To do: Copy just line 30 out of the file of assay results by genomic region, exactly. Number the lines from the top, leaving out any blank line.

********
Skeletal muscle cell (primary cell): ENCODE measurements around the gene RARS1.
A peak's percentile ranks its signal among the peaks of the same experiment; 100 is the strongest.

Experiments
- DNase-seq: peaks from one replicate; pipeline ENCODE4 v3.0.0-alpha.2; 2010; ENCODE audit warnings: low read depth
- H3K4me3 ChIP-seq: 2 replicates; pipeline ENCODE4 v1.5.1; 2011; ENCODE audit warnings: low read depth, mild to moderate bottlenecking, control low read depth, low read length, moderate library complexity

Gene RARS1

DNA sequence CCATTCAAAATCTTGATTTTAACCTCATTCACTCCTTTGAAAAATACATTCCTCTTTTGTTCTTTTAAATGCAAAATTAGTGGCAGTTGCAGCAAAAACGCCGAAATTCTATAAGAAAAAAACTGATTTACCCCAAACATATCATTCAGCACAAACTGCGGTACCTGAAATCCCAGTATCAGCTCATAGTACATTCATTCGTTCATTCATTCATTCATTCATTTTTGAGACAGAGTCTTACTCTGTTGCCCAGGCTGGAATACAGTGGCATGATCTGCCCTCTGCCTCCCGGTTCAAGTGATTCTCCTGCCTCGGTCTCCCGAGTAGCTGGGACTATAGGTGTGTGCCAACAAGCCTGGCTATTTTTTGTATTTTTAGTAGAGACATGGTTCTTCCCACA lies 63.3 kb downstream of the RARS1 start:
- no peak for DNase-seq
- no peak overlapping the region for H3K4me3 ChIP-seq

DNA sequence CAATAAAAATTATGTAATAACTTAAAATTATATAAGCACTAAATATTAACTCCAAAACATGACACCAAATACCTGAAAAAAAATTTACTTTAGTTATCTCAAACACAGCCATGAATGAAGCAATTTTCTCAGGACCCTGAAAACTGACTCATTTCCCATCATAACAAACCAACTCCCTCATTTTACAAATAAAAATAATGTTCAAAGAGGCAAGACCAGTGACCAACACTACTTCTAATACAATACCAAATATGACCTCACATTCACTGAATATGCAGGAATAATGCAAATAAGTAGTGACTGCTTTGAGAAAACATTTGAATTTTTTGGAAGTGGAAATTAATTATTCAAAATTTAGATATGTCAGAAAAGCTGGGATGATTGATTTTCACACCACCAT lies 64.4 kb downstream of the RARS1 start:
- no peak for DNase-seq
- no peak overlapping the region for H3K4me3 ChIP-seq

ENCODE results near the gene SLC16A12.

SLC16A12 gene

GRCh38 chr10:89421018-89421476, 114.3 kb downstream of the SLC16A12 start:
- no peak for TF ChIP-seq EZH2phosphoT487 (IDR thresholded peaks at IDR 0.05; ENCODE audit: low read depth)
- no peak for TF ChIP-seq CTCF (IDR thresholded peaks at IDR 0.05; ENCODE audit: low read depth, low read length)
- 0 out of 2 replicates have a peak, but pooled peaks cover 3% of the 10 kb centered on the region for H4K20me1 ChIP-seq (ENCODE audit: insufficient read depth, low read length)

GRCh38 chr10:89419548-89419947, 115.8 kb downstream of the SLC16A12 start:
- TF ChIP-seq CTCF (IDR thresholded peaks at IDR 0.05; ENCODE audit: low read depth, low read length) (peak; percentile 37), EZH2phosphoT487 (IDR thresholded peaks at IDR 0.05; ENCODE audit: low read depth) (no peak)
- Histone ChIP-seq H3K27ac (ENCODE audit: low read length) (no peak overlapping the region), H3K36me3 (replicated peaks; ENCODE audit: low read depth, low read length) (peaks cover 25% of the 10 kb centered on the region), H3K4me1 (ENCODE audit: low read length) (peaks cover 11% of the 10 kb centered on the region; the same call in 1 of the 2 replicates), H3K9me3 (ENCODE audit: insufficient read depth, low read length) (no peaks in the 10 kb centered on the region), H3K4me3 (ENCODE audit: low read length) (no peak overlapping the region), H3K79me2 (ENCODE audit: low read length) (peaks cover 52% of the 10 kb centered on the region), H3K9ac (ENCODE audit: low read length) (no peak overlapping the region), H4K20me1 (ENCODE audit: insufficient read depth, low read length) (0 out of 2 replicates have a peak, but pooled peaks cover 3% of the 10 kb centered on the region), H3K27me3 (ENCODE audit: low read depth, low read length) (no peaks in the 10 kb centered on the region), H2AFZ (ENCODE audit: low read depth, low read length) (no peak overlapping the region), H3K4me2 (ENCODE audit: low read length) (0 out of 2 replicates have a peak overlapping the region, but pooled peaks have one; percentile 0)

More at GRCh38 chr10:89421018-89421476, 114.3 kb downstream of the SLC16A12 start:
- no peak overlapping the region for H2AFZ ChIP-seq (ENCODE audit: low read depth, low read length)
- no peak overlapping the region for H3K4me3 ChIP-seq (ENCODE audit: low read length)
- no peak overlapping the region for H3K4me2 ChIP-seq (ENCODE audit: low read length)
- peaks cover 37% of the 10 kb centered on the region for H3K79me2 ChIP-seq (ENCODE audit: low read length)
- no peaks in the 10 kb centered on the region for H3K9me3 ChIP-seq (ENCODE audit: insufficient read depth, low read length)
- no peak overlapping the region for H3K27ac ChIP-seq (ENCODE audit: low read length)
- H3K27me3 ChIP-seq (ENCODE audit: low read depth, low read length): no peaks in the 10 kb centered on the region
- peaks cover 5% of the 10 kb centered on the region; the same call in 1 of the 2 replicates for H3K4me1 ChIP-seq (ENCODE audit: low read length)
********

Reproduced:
- peaks cover 5% of the 10 kb centered on the region; the same call in 1 of the 2 replicates for H3K4me1 ChIP-seq (ENCODE audit: low read length)